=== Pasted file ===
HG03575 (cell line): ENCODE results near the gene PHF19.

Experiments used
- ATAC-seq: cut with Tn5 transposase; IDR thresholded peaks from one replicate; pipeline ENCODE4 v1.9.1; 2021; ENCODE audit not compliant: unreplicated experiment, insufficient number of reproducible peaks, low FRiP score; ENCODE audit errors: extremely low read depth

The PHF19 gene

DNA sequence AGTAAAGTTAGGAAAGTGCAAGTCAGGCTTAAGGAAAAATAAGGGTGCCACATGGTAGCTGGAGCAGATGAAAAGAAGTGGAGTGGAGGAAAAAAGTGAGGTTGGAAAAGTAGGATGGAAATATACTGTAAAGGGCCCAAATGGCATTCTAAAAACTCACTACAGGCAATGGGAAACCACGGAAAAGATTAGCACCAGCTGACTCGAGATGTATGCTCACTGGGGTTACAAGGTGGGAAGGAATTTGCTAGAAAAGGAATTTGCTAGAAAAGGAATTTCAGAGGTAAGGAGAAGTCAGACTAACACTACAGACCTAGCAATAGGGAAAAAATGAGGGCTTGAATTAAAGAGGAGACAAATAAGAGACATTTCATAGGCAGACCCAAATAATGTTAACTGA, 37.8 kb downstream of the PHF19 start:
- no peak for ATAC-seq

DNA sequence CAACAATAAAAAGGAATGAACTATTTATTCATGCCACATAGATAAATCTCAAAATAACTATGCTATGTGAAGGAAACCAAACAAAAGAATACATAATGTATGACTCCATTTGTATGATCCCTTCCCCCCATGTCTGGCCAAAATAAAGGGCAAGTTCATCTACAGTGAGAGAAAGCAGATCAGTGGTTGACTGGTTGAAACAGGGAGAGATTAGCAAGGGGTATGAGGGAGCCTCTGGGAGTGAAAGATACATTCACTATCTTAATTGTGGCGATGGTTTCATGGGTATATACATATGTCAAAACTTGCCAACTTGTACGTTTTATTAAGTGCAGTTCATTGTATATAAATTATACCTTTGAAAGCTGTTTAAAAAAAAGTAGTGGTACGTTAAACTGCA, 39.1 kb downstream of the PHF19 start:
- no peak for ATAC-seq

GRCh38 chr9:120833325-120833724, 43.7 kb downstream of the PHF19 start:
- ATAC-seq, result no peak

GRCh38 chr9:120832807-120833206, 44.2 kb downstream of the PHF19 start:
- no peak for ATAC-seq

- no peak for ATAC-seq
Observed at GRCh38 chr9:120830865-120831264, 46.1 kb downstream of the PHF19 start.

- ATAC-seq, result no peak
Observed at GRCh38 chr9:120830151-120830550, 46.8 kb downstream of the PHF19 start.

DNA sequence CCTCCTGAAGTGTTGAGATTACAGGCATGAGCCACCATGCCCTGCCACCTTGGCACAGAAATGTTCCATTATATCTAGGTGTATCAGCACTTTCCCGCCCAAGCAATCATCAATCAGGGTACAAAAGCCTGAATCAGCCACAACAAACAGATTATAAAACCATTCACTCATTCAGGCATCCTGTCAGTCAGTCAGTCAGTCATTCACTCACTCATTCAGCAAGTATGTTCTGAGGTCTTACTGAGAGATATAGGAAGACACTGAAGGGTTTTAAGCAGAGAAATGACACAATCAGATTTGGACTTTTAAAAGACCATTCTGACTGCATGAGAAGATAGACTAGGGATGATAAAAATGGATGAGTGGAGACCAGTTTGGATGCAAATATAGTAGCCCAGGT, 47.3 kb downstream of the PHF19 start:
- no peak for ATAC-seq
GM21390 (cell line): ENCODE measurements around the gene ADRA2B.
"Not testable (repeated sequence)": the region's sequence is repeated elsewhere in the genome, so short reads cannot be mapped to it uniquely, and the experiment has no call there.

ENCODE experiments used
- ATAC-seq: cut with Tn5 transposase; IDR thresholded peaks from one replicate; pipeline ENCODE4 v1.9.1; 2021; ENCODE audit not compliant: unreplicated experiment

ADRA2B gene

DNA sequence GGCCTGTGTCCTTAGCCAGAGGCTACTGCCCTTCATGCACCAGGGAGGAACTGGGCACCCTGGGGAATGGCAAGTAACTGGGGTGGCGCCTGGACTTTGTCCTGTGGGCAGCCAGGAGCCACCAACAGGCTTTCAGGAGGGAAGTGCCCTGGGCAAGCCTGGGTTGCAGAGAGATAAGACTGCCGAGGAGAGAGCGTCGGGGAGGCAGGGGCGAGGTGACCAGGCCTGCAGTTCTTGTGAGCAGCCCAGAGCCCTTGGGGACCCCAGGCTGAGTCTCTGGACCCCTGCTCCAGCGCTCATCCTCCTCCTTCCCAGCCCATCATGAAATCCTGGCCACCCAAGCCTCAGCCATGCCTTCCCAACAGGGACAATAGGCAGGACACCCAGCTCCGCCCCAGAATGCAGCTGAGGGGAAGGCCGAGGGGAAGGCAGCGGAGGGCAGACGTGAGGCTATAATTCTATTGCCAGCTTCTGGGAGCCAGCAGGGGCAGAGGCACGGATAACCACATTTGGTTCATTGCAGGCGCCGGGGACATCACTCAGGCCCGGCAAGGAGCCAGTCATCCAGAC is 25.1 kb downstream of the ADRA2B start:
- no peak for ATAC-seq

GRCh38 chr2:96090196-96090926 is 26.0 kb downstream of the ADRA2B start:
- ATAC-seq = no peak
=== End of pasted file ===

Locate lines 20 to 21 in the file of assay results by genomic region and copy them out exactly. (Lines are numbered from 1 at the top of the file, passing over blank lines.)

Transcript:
"Not testable (repeated sequence)": the region's sequence is repeated elsewhere in the genome, so short reads cannot be mapped to it uniquely, and the experiment has no call there.

ENCODE experiments used